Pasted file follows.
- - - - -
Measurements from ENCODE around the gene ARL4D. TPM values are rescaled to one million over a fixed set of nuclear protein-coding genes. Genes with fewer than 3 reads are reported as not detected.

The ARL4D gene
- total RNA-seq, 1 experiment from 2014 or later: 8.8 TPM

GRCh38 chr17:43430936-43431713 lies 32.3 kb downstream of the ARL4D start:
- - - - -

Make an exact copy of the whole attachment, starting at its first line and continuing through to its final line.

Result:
Measurements from ENCODE around the gene ARL4D. TPM values are rescaled to one million over a fixed set of nuclear protein-coding genes. Genes with fewer than 3 reads are reported as not detected.

The ARL4D gene
- total RNA-seq, 1 experiment from 2014 or later: 8.8 TPM

GRCh38 chr17:43430936-43431713 lies 32.3 kb downstream of the ARL4D start: